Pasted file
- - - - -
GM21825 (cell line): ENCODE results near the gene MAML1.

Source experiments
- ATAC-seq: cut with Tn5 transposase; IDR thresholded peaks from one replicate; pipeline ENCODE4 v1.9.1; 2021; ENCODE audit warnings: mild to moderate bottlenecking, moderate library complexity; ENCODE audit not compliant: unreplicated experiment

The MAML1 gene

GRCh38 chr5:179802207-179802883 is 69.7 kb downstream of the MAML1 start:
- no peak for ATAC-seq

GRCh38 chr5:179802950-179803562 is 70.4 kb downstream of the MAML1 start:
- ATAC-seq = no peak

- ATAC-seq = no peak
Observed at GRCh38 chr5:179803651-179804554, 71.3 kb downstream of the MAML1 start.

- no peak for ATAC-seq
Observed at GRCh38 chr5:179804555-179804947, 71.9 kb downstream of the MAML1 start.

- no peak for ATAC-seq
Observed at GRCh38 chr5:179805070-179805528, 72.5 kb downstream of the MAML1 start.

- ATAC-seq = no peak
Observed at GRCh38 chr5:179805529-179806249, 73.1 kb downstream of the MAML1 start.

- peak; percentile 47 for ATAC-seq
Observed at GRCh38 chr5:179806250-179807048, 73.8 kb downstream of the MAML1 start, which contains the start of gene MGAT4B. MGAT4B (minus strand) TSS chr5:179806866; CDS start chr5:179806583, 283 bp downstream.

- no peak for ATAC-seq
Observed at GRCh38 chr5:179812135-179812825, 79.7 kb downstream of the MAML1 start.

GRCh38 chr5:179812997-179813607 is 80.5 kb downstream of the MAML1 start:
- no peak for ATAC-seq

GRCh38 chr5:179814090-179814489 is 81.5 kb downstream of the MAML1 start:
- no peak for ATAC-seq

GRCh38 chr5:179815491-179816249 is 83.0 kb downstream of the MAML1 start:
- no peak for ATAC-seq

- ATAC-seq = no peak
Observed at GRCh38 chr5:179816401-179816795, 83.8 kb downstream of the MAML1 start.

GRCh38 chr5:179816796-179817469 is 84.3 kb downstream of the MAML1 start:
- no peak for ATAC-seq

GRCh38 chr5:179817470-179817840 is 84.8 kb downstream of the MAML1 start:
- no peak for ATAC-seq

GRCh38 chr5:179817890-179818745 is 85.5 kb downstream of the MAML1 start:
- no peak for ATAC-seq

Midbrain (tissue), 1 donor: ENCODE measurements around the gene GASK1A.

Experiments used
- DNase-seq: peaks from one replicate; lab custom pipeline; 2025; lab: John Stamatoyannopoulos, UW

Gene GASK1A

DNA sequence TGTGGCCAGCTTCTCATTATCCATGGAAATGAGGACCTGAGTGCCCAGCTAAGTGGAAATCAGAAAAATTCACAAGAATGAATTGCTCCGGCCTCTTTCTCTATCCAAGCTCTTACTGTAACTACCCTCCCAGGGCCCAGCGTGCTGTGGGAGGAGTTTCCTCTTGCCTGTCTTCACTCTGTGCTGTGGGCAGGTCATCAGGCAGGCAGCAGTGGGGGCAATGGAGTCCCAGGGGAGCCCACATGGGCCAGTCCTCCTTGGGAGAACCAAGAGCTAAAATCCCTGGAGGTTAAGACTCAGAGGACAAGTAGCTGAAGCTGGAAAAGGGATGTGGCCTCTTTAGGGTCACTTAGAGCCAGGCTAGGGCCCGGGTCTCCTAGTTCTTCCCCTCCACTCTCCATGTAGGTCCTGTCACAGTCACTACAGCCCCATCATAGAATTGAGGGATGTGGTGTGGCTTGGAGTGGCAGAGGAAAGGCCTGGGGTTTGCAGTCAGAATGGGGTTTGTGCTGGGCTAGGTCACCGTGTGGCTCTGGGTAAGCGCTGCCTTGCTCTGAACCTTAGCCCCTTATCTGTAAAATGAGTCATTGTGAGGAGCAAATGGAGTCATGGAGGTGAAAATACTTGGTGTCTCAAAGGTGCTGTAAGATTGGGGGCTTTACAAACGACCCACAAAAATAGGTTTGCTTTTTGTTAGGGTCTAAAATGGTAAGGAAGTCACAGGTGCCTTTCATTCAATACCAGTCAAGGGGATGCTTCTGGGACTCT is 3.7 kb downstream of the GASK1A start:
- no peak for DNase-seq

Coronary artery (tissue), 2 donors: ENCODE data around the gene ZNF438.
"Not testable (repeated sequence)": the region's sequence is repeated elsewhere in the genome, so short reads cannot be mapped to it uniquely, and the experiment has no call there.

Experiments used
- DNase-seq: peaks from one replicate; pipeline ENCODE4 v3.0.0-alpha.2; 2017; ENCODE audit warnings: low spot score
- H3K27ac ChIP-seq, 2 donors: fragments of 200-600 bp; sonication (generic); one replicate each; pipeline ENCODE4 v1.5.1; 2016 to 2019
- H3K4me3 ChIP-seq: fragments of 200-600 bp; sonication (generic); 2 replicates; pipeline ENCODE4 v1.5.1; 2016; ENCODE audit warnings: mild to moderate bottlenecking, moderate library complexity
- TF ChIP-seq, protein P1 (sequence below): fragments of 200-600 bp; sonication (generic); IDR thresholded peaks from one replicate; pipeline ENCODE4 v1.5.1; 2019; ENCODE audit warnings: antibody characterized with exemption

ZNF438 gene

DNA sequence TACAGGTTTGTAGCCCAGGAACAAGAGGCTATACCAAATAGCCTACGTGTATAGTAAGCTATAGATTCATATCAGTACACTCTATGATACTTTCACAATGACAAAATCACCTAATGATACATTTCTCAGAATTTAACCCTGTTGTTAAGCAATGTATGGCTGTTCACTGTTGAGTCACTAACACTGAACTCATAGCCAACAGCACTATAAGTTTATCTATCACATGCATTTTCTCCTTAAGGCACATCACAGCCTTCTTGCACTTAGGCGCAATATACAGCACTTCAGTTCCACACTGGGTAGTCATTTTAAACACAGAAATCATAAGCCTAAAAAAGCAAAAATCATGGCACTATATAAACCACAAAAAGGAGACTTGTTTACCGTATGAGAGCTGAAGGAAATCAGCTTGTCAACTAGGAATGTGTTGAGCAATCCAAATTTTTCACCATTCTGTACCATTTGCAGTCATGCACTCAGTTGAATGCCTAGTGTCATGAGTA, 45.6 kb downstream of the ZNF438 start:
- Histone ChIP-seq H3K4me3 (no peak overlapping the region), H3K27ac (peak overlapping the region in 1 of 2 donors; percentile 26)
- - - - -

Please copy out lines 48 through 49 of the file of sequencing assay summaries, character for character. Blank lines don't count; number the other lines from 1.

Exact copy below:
ZNF438 gene

DNA sequence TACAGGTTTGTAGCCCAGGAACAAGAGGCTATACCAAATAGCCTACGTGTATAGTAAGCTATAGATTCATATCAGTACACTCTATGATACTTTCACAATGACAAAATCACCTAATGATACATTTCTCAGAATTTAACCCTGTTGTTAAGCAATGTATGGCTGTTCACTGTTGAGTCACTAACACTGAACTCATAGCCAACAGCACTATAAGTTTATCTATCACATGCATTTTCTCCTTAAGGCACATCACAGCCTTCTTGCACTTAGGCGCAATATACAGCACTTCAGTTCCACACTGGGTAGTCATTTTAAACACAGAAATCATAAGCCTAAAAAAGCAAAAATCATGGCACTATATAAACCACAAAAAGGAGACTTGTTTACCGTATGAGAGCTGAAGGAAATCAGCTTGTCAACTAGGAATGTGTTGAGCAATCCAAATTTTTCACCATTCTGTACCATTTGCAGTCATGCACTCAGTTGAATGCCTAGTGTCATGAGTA, 45.6 kb downstream of the ZNF438 start: